Open this publication in new window or tab >>Predictors of low birthweight and 24-hour survival rate at Muhimbili National Hospital in Dar es Salaam: A 5-year retrospective analysis of obstetric records
2017 (English)In: British Journal of Obstetrics and Gynecology, ISSN 1470-0328, E-ISSN 1471-0528, Vol. 124, p. 20-20Article in journal, Meeting abstract (Other academic) Published
Place, publisher, year, edition, pages
John Wiley & Sons, 2017
National Category
Obstetrics, Gynecology and Reproductive Medicine
Identifiers
urn:nbn:se:uu:diva-377544 (URN)000418193700035 ()
Available from: 2019-02-21 Created: 2019-02-21 Last updated: 2019-02-21Bibliographically approved
Mgaya, A., Kidanto, H. L., Nystrom, L. & Essén, B. (2016). Improving Standards of Care in Obstructed Labour: A Criteria-Based Audit at a Referral Hospital in a Low-Resource Setting in Tanzania. PLOS ONE, 11(11), Article ID e0166619.
Open this publication in new window or tab >>Improving Standards of Care in Obstructed Labour: A Criteria-Based Audit at a Referral Hospital in a Low-Resource Setting in Tanzania
2016 (English)In: PLOS ONE, E-ISSN 1932-6203, Vol. 11, no 11, article id e0166619Article in journal (Refereed) Published
Abstract [en]

Objective In low-resource settings, obstructed labour is strongly associated with severe maternal morbidity and intrapartum asphyxia, and consequently maternal and perinatal deaths. This study evaluated the impact of a criteria-based audit of the diagnosis and management of obstructed labour in a low-resource setting. Methods A baseline criteria-based audit was conducted from October 2013 to March 2014, followed by a workshop in which stakeholders gave feedback on interventions agreed upon to improve obstetric care. The implemented interventions included but were not limited to introducing standard guidelines for diagnosis and management of obstructed labour, agreeing on mandatory review by specialist for cases that are assigned caesarean section, re-training and supervision on use and interpretation of partograph and, strengthening team work between doctors, mid-wives and theatre staff. After implementing these interventions in March, a re-audit was performed from July 2015 to November, 2015, and the results were compared to those of the baseline audit. Results Two hundred and sixty deliveries in the baseline survey and 250 deliveries in the follow-up survey were audited. Implementing the new criteria improved the diagnosis from 74% to 81% (p = 0.049) and also the management of obstructed labour from 4.2% at baseline audit to 9.2% at re-audit (p = 0.025). Improved detection of prolonged labour through heightened observation of regular contractions, protracted cervical dilatation, protracted descent of presenting part, arrested cervical dilation, and severe moulding contributed to improved standards of diagnosis (all p < 0.04). Patient reviews by senior obstetricians increased from 34% to 43% (p = 0.045) and reduced time for caesarean section intervention from the median time of 120 to 90 minutes (p = 0.001) improved management (all p < 0.05). Perinatal outcomes, neonatal distress and fresh stillbirths, were reduced from 16% to. 8.8% (p = 0.01). Conclusion A criteria-based audit proved to be a feasible and useful tool in improving diagnosis and management of obstructed labour using available resources. Some of the observed changes in practice were of modest magnitude implying demand for further improvements, while sustaining those already put in place.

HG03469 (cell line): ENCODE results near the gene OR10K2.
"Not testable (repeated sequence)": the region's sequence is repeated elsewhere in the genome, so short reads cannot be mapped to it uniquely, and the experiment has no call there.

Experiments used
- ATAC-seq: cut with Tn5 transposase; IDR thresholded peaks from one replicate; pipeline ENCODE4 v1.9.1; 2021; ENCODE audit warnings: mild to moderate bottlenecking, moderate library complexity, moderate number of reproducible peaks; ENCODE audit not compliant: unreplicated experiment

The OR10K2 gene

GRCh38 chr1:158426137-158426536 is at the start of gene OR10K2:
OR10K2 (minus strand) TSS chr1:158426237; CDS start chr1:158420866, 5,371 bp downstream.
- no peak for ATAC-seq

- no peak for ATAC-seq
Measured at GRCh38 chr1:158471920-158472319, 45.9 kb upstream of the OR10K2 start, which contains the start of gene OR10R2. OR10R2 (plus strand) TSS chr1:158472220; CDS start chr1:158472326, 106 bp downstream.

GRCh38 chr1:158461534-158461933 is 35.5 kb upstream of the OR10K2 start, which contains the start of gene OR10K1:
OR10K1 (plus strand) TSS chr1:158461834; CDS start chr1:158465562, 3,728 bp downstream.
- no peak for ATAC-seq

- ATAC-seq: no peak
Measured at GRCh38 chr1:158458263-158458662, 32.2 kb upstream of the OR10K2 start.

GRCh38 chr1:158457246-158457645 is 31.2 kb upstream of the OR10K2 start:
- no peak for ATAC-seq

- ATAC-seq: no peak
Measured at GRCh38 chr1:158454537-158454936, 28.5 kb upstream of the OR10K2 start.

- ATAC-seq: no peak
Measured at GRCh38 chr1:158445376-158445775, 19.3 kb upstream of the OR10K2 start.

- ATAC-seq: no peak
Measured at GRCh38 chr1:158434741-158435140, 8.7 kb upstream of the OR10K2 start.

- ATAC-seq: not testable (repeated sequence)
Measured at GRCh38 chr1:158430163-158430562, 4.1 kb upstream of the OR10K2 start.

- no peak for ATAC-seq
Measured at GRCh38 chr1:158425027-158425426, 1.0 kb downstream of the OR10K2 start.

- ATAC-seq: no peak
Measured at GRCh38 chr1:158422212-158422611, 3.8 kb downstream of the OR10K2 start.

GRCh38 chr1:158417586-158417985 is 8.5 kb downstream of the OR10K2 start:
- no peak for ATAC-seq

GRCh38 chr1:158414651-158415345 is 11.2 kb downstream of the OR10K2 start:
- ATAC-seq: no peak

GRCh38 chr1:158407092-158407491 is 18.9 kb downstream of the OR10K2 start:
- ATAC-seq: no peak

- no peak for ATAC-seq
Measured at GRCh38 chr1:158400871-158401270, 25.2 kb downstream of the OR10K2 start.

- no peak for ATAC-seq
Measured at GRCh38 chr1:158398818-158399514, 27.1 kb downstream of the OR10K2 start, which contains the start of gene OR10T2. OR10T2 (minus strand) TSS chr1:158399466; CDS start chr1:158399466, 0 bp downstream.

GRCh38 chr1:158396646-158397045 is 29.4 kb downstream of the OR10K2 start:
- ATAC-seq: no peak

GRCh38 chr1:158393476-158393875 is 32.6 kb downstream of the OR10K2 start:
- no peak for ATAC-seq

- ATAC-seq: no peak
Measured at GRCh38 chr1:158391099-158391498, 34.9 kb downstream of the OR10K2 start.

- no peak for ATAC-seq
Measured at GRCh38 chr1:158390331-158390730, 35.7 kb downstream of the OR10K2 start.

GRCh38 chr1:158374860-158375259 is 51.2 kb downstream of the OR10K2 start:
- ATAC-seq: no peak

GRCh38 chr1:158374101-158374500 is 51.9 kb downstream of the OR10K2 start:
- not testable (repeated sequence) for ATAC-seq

National Category
Obstetrics, Gynecology and Reproductive Medicine
Identifiers
urn:nbn:se:uu:diva-312977 (URN)10.1371/journal.pone.0166619 (DOI)000389472400035 ()27893765 (PubMedID)
Note

Contributed equally to this work with: Andrew H. Mgaya, Hussein L. Kidanto, Lennarth Nystrom, Birgitta Essén

Available from: 2017-02-10 Created: 2017-02-10 Last updated: 2021-06-14Bibliographically approved
Organisations
Identifiers
ORCID iD: ORCID iD iconorcid.org/0000-0003-3854-9085

Search in DiVA

Show all publications